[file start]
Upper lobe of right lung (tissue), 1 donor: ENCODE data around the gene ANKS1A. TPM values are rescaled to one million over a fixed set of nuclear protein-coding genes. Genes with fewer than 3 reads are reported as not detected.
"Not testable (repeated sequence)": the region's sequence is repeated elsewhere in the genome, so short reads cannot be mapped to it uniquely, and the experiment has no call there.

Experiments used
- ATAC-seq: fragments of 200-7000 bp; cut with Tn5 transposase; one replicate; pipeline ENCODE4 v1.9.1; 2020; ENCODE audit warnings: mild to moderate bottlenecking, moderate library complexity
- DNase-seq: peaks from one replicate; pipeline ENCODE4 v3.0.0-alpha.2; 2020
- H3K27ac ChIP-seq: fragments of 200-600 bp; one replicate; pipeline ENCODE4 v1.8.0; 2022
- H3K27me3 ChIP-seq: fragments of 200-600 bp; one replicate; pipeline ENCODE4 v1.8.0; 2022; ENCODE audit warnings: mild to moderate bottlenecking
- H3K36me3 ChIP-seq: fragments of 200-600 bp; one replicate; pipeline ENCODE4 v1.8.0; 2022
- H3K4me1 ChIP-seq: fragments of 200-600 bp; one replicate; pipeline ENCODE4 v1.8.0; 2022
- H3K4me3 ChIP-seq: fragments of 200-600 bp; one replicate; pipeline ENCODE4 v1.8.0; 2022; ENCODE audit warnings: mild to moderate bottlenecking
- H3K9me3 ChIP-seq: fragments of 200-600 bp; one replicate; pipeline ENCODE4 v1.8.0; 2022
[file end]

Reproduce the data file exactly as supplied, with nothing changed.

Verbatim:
Upper lobe of right lung (tissue), 1 donor: ENCODE data around the gene ANKS1A. TPM values are rescaled to one million over a fixed set of nuclear protein-coding genes. Genes with fewer than 3 reads are reported as not detected.
"Not testable (repeated sequence)": the region's sequence is repeated elsewhere in the genome, so short reads cannot be mapped to it uniquely, and the experiment has no call there.

Experiments used
- ATAC-seq: fragments of 200-7000 bp; cut with Tn5 transposase; one replicate; pipeline ENCODE4 v1.9.1; 2020; ENCODE audit warnings: mild to moderate bottlenecking, moderate library complexity
- DNase-seq: peaks from one replicate; pipeline ENCODE4 v3.0.0-alpha.2; 2020
- H3K27ac ChIP-seq: fragments of 200-600 bp; one replicate; pipeline ENCODE4 v1.8.0; 2022
- H3K27me3 ChIP-seq: fragments of 200-600 bp; one replicate; pipeline ENCODE4 v1.8.0; 2022; ENCODE audit warnings: mild to moderate bottlenecking
- H3K36me3 ChIP-seq: fragments of 200-600 bp; one replicate; pipeline ENCODE4 v1.8.0; 2022
- H3K4me1 ChIP-seq: fragments of 200-600 bp; one replicate; pipeline ENCODE4 v1.8.0; 2022
- H3K4me3 ChIP-seq: fragments of 200-600 bp; one replicate; pipeline ENCODE4 v1.8.0; 2022; ENCODE audit warnings: mild to moderate bottlenecking
- H3K9me3 ChIP-seq: fragments of 200-600 bp; one replicate; pipeline ENCODE4 v1.8.0; 2022